You will then need to logon to the build agent machine with the user that the build agent runs as (i.e. not you!). Once logged on, launch Visual Studio and install the XUnit test runner. The reason for this is that Visual Studio extensions are installed per user. This caught me out!

Next up, you will need to download the TeamCity vstest logger from GitHub (, build this and follow the instructions from the project page as to where the built DLL needs to go.

At this point, everything on the build server is setup and it is time to configure the TeamCity project.

Configuring the Build Step

Go into the setup of your project and add a new Build step.

Runner type: Command line

Step name: <can be whatever you like>

Execute step: Only if all previous steps were successful

Working directory: Set to the bin\Release (or bin\Debug) folder for your solution, depending on which one you are building/testing, this will most likely be Release

Run: Custom Script

Custom Script: C:\Program Files (x86)\Microsoft Visual Studio 11.0\Common7\IDE\CommonExtensions\Microsoft\TestWindow\vstest.console.exe myinsertingproject.tests.dll /logger:TeamCityLogger /UseVsixExtensions:true

Update 21/11/2013 –

Turns out you do need to set the working directory, also updated the custom script to include the full path to the vstest.console.exe (thanks to @kevindrouvin)

Summary and Resources

That should be all you need to do to get the tests running and being reported back into TeamCity. Depending on how your environment path is setup you might need to give the directory to the vstest.console.exe in the Custom Script setup.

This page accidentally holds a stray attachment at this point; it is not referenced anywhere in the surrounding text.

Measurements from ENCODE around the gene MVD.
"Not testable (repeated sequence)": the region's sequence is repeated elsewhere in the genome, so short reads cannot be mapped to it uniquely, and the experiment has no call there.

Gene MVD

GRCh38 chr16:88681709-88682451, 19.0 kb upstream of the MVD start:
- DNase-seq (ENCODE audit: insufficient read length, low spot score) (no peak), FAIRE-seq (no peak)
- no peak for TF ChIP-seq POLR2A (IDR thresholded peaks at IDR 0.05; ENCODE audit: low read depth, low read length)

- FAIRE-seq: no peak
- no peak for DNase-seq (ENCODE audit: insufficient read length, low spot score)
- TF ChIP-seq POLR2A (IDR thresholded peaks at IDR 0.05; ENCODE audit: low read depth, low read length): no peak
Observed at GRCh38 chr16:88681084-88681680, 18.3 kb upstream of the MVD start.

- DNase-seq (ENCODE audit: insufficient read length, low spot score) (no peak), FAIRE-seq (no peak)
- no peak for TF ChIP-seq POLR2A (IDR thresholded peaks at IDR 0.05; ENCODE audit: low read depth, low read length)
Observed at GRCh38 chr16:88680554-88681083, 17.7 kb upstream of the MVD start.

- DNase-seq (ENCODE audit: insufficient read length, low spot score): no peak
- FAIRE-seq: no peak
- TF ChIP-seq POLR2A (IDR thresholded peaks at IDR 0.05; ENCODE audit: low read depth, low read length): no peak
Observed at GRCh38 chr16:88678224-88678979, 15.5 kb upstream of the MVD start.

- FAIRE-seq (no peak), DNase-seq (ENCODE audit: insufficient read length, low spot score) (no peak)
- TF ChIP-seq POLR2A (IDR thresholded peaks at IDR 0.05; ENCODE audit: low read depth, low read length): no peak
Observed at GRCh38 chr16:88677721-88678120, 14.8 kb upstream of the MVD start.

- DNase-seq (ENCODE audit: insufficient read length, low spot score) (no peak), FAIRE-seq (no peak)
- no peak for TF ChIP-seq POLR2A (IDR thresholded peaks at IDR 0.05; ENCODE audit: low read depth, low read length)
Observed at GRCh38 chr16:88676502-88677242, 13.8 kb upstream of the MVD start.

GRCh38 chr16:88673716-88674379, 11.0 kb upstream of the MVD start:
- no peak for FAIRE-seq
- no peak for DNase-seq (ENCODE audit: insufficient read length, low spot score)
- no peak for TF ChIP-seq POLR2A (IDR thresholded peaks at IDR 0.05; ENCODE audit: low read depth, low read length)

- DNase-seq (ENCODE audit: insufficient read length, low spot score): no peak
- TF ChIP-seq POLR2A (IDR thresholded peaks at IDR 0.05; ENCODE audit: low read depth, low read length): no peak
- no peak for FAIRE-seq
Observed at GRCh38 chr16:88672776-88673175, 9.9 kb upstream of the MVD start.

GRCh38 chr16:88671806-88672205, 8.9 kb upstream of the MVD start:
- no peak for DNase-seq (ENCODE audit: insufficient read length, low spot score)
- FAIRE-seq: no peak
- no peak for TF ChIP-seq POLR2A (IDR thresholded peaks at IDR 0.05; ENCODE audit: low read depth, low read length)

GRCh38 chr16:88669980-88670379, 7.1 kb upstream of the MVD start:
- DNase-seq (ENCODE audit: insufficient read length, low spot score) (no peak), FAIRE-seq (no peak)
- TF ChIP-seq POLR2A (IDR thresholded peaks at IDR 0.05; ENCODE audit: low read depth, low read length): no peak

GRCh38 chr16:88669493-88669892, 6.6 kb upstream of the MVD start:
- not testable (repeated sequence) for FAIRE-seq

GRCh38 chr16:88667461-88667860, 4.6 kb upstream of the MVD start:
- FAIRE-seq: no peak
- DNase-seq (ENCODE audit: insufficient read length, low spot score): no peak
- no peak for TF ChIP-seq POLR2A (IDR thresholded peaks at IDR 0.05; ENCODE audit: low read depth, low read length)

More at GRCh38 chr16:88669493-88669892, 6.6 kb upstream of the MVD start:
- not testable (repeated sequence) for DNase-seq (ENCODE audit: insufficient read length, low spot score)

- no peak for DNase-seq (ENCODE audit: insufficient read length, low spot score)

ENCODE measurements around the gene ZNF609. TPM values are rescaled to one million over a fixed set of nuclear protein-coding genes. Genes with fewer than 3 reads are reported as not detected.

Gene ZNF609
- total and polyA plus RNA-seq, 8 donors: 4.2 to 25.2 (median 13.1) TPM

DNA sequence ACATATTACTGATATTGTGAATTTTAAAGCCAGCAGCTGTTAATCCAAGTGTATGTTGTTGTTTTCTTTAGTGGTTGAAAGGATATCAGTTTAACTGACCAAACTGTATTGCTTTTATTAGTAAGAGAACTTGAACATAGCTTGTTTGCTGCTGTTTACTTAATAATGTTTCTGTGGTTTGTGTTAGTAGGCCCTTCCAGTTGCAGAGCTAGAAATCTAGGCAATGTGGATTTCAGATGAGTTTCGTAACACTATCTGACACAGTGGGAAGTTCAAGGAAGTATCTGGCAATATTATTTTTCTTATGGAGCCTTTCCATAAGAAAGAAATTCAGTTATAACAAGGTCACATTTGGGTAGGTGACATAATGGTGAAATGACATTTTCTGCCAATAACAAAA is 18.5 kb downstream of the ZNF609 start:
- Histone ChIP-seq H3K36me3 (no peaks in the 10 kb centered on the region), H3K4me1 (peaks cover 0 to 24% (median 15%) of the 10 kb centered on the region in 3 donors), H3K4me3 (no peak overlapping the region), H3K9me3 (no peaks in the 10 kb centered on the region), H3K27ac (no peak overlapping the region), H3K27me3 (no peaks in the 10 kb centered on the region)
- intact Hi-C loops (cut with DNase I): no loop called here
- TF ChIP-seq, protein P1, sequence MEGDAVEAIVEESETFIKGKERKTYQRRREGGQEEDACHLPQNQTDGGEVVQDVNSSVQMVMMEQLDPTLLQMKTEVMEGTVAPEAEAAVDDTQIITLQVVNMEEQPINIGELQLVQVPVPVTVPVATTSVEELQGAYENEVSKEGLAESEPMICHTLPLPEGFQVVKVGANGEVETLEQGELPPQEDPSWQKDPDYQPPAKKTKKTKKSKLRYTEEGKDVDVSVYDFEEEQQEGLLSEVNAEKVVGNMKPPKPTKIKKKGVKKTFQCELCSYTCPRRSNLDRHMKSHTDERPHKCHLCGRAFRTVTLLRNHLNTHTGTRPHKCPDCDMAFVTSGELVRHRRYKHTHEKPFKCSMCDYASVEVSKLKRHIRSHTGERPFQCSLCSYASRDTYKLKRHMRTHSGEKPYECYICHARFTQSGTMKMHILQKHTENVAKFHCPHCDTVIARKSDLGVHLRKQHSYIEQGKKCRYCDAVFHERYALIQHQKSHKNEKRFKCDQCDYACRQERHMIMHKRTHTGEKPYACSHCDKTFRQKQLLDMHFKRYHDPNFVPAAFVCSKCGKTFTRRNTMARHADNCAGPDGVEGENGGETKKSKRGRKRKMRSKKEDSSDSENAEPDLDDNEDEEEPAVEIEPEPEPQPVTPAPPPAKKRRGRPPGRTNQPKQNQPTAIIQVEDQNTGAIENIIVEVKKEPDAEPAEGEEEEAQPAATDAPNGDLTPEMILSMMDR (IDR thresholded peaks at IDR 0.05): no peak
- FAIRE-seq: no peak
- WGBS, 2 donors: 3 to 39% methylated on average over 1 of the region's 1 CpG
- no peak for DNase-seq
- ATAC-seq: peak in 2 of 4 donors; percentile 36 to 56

Here are a few different resources that I used:

Testing SSRS Reports

In this post I’ll outline how I used a project from Codeplex to write tests against SSRS reports.

From the description from the project page: Allows testing reports deployed to reporting server 2008R2 or 2012 in Native or SharePoint mode. The tests cases are created in xml file in declarative form.

Getting Started

1. Download and extract the latest release from the Codeplex site

2. Open the Settings.xml file, in here you will need to set a few different options:

  • Path this is the path to the report server, it will probably look something like this: http://my-reportserver/ReportServer
  • Mode this can be Native or Sharepoint.
  • UserName and UserPassword these only need to be set if the report server requires authentication, otherwise you can keep the defaults
  • HttpClientCredentialType this will be either Windows or Ntlm

Configuring Tests

Test cases are written in the Settings.xml file. The basic structure is this:

  <ReportServer Path="[Path]" Mode="[Mode]" UserName="@UserName" UserPassword="@UserPassword" HttpClientCredentialType="[CredentialType]">
    <Folder Name="[NameOfFolderOnReportServer]">
      <Report Name="[NameOfReportInReportFolder]">
          <Param Name="[ParamFromReport]" Value="[Value]" />
          <!-- More parameters can be specified -->
          <!-- Test cases go here -->

A few notes:

  1. The settings for the <ReportServer> attributes are outlined in the Getting Started section.
  2. I had problems initially with my reports because there were a few in the same folder that had similar names, this caused the project to throw an exception. This I didn’t figure out until I downloaded the source code and stepped through line by line.

Setting up a sample report

At present the only supported test cases are to assert IsNotNull and AreEqual, however I noticed that the AreEqual assertion only works on numeric data. So forget trying to test if columns contain text, you can also only test data that appears in the body of the report. Which for most people probably isn’t going to pose any problems.

To write test cases you need to know or understand XPath, and how it relates to your SSRS reports.

All the reports that I’m testing use a Matrix (or Tablix as they are also known).